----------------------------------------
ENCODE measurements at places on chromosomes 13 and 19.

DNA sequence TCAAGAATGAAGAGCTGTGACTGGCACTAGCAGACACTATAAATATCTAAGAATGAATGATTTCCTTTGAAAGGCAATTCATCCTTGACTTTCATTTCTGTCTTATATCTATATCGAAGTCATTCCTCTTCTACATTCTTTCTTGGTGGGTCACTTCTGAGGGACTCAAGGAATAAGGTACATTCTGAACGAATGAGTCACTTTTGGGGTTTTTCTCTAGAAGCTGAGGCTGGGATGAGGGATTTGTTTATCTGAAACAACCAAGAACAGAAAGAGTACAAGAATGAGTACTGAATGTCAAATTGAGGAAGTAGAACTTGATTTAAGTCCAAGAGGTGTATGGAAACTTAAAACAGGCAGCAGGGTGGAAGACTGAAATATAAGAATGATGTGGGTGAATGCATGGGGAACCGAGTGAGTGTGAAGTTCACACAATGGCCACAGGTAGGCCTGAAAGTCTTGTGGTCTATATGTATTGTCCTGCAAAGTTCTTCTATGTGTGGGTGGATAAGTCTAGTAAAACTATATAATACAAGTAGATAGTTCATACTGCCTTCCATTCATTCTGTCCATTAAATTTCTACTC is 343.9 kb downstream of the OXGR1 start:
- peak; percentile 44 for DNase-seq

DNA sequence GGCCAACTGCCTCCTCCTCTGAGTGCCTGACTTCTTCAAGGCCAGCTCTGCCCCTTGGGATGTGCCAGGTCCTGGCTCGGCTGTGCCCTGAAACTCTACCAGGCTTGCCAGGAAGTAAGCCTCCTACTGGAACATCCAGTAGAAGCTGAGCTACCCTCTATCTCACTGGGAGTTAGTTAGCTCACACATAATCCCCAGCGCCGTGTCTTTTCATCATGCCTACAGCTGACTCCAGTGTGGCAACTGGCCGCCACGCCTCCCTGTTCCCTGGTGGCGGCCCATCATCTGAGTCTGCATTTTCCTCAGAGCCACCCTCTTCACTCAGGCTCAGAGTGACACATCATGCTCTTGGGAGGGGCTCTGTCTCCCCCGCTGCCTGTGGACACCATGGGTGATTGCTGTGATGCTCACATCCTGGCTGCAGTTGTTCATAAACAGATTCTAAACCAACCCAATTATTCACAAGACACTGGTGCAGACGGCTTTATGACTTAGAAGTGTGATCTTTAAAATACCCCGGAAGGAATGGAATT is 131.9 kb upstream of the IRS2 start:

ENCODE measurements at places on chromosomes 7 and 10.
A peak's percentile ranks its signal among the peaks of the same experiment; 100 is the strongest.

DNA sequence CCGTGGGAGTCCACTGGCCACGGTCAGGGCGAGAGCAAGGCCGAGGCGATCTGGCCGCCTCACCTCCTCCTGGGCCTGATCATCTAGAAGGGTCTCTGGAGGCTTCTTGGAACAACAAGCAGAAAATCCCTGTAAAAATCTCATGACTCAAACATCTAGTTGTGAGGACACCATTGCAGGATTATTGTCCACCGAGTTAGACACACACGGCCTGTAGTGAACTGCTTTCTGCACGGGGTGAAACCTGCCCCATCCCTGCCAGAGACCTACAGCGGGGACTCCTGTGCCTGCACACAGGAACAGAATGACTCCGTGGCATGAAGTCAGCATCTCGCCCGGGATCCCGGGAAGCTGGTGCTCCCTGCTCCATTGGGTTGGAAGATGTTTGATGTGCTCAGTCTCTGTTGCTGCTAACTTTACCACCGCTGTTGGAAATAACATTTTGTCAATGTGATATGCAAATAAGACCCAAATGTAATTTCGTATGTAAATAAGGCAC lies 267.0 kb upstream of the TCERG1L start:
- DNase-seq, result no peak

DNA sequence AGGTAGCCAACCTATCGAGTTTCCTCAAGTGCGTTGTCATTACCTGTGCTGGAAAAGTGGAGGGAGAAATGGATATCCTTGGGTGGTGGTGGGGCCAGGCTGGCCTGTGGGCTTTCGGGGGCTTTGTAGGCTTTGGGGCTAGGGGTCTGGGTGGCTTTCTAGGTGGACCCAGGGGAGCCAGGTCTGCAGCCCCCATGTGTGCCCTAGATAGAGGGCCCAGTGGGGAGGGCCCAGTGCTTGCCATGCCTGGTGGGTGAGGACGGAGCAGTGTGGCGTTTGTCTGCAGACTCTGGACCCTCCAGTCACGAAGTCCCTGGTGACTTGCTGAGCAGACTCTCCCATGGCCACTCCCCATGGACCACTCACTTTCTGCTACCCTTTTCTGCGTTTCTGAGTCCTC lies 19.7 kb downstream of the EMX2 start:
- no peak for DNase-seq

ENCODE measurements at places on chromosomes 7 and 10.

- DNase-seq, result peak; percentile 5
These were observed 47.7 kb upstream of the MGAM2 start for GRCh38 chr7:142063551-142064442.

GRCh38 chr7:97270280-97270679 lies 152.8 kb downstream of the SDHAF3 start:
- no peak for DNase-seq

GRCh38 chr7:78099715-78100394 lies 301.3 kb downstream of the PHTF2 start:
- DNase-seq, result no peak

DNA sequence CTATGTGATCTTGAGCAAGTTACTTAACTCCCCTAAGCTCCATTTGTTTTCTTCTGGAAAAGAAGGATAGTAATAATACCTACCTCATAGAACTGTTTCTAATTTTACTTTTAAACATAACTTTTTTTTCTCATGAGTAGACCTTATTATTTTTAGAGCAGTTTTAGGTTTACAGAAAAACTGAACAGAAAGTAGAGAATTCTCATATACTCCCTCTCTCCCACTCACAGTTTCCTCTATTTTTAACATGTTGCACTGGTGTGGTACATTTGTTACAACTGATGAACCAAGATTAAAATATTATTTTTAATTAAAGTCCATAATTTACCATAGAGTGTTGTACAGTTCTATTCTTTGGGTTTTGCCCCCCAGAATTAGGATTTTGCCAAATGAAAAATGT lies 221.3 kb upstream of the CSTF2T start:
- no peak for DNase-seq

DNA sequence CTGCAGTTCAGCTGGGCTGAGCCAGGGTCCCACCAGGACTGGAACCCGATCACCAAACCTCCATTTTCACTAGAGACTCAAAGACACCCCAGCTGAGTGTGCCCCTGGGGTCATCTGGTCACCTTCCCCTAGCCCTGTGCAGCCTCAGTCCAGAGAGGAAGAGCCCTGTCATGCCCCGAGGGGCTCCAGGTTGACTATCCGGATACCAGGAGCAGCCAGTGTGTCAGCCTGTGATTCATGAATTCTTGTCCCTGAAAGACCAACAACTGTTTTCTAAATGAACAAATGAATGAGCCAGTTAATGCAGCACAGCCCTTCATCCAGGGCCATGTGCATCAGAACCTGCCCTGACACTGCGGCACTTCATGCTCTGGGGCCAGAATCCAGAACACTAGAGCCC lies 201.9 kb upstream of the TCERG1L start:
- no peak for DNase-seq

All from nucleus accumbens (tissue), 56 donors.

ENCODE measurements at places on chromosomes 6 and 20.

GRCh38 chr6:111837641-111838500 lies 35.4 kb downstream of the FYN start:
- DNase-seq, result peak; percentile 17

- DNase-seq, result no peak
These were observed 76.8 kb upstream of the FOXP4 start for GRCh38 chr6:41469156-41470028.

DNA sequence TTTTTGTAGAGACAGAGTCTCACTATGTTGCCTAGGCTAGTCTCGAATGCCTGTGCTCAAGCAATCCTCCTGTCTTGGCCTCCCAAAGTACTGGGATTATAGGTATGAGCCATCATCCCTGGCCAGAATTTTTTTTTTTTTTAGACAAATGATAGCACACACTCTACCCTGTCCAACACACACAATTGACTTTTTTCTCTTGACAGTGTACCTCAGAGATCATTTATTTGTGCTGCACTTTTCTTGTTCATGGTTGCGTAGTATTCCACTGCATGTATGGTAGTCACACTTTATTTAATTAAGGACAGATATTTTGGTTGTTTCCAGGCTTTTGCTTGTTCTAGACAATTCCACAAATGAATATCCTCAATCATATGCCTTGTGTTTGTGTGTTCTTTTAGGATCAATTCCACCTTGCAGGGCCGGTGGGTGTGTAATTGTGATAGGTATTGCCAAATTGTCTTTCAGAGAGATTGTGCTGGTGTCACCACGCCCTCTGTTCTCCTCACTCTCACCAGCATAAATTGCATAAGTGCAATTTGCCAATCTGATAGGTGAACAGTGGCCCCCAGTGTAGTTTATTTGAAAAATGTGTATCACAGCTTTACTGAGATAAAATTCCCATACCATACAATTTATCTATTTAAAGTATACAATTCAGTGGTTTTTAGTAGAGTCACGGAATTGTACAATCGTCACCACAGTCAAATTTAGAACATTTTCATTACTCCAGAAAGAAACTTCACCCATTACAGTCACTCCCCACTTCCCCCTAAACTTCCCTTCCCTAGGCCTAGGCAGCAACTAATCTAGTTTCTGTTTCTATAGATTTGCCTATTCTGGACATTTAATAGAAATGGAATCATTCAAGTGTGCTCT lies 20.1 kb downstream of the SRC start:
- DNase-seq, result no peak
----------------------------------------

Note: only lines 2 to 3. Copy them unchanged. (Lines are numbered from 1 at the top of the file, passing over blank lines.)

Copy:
DNA sequence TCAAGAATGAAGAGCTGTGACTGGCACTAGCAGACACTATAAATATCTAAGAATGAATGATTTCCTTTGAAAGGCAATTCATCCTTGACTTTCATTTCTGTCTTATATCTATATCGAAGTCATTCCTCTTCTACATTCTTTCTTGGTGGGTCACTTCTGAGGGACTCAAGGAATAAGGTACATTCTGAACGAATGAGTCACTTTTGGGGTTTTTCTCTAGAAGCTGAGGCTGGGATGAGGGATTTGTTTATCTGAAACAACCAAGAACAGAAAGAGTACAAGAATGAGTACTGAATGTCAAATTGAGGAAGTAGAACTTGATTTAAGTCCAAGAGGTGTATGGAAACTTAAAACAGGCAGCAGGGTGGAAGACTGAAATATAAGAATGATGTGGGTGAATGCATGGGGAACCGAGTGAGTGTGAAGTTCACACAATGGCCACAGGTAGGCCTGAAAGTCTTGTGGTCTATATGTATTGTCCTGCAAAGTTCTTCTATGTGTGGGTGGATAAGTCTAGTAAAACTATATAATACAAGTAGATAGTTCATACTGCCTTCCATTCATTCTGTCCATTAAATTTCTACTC is 343.9 kb downstream of the OXGR1 start:
- peak; percentile 44 for DNase-seq